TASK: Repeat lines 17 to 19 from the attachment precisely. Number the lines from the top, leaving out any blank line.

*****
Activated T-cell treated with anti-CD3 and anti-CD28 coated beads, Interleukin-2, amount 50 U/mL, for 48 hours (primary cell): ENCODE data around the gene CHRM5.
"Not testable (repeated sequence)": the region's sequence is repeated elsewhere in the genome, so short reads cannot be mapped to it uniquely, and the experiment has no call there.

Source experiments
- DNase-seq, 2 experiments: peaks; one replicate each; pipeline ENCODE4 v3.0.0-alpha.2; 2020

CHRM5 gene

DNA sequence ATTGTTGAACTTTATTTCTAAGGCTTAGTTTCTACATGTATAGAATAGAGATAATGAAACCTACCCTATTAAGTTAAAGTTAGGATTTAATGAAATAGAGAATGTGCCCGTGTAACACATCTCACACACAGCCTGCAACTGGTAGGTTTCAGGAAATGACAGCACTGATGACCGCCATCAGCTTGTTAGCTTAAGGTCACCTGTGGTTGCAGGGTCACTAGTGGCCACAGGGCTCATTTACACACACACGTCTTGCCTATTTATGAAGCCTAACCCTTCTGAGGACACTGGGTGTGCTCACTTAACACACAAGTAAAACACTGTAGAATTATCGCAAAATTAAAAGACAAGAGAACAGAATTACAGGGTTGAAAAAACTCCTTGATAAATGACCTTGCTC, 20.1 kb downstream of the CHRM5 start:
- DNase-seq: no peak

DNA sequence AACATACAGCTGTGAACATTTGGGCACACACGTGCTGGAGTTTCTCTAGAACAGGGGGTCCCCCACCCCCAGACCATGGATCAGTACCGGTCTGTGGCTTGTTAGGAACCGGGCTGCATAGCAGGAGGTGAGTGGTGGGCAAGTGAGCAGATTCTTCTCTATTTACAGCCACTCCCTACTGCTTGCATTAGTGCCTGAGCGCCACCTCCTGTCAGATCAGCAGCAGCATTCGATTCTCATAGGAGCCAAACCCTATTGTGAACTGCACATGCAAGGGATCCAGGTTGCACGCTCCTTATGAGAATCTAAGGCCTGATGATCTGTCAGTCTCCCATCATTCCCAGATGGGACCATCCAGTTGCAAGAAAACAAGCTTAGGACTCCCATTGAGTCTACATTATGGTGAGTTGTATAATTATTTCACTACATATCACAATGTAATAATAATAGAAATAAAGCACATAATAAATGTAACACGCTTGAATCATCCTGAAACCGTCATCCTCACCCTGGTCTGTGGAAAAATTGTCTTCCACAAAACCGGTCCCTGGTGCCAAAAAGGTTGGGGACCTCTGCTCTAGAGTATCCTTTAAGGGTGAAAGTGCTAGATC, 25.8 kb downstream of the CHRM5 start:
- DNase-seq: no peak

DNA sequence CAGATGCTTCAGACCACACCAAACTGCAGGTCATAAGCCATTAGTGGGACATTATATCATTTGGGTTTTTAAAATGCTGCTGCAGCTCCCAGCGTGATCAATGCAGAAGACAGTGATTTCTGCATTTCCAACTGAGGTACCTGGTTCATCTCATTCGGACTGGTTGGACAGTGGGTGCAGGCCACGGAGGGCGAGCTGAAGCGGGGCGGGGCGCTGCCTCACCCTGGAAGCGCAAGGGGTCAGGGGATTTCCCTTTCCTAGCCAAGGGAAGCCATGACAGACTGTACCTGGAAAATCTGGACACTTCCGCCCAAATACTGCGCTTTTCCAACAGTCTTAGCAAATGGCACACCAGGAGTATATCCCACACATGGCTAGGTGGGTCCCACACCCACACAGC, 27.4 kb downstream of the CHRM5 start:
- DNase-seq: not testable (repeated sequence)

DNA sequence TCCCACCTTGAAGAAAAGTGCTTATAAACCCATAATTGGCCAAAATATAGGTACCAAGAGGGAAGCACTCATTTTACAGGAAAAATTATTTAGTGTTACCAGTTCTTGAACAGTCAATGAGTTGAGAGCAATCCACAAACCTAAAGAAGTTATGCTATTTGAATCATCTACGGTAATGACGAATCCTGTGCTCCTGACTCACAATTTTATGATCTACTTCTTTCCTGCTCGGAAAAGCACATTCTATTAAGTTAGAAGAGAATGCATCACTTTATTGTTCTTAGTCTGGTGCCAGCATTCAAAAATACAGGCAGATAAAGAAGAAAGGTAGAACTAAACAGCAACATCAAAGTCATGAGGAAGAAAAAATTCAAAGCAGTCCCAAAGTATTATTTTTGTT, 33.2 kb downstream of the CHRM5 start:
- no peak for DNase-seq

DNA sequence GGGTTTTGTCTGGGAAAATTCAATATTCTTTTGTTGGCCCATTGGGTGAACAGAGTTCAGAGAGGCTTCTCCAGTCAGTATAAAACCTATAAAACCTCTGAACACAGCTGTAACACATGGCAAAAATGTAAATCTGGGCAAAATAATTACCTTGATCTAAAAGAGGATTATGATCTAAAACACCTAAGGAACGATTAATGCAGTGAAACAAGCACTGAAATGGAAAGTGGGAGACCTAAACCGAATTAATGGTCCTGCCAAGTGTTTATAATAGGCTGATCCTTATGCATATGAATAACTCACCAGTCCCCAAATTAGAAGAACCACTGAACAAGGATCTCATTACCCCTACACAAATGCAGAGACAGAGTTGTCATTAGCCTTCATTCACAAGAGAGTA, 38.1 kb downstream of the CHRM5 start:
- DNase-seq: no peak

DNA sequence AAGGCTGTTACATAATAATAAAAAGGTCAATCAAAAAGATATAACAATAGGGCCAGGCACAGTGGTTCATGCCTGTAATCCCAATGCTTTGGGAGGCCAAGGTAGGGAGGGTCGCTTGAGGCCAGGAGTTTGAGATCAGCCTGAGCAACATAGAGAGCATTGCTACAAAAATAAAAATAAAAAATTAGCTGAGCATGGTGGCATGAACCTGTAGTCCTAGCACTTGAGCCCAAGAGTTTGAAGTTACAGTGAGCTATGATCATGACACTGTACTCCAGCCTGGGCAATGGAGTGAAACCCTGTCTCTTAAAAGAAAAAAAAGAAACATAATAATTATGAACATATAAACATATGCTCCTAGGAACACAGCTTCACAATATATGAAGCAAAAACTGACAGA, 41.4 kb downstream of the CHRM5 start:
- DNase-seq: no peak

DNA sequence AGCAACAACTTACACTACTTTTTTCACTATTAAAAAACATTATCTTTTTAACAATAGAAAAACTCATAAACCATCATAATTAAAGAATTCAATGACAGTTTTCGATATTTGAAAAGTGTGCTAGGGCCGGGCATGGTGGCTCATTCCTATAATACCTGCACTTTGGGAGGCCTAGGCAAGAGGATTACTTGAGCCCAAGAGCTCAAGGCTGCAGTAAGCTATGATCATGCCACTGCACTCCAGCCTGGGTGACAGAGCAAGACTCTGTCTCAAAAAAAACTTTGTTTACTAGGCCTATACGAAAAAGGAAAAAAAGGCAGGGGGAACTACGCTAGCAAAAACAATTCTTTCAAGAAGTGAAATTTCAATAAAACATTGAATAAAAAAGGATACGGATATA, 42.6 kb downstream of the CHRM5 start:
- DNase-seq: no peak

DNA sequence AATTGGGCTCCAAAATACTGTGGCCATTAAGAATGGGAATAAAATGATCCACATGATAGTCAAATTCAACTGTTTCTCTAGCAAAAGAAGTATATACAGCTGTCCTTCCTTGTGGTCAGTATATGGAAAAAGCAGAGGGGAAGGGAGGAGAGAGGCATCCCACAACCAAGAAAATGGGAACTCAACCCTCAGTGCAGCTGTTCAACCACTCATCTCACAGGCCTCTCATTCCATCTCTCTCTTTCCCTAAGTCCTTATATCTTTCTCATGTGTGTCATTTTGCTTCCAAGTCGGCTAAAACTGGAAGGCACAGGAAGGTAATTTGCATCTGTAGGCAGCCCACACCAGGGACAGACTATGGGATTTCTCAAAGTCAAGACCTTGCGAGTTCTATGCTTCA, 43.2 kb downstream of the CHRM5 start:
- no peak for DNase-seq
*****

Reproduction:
- DNase-seq: no peak

DNA sequence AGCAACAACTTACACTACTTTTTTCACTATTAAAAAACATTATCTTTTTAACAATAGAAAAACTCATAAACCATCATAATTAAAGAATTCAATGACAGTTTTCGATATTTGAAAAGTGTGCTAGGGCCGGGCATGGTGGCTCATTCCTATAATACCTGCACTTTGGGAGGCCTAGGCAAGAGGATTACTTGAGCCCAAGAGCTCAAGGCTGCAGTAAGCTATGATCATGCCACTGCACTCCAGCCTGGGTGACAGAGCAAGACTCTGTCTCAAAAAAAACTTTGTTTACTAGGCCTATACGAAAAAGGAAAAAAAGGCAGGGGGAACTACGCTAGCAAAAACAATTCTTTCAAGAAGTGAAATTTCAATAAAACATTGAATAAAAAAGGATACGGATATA, 42.6 kb downstream of the CHRM5 start:
- DNase-seq: no peak